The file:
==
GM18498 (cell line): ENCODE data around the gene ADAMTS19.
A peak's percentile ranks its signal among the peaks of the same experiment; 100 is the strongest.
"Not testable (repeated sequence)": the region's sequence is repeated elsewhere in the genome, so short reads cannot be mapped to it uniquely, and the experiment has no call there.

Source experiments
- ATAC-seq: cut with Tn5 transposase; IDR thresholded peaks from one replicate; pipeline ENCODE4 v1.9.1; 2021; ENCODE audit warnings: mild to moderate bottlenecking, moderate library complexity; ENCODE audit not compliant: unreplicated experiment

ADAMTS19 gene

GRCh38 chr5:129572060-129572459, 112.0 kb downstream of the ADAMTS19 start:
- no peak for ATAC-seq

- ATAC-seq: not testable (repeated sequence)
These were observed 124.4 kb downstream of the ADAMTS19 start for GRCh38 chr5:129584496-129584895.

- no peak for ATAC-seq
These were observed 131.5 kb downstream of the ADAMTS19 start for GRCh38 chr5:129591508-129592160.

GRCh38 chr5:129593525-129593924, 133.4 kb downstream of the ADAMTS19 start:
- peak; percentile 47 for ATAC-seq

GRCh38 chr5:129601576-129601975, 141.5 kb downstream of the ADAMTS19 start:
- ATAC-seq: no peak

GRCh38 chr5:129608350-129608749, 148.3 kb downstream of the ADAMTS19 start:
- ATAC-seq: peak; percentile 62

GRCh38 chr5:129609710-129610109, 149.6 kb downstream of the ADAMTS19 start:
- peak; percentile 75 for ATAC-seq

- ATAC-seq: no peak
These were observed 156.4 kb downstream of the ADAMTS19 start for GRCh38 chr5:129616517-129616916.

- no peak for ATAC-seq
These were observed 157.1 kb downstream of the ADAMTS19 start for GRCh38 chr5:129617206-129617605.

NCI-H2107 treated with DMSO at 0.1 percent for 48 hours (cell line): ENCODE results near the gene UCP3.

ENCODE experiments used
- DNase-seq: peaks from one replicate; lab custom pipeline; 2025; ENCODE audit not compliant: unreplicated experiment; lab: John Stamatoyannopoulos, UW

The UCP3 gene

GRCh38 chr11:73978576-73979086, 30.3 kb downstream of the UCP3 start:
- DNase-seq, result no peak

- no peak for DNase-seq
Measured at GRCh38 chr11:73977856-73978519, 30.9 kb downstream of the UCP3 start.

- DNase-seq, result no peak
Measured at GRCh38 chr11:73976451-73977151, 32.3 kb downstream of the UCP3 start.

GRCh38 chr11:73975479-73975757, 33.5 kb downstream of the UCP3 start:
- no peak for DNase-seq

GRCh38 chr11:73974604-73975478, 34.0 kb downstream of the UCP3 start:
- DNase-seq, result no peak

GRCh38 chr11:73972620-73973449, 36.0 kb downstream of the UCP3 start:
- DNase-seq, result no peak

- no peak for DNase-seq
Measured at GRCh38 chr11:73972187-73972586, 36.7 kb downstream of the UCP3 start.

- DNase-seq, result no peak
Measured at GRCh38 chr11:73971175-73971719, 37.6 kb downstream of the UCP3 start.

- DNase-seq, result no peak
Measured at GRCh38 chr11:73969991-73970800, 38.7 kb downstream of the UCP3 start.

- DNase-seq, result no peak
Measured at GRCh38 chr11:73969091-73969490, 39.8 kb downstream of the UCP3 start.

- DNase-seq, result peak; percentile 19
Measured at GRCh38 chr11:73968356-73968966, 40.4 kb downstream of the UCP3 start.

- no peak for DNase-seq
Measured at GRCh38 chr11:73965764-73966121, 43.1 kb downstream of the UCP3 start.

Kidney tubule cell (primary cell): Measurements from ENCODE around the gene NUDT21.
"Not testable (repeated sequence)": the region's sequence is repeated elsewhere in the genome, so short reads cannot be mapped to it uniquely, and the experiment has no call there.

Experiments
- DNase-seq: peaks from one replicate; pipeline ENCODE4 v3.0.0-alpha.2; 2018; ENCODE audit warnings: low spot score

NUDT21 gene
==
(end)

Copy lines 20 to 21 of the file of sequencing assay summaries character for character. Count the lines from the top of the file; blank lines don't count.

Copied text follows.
- peak; percentile 75 for ATAC-seq

- ATAC-seq: no peak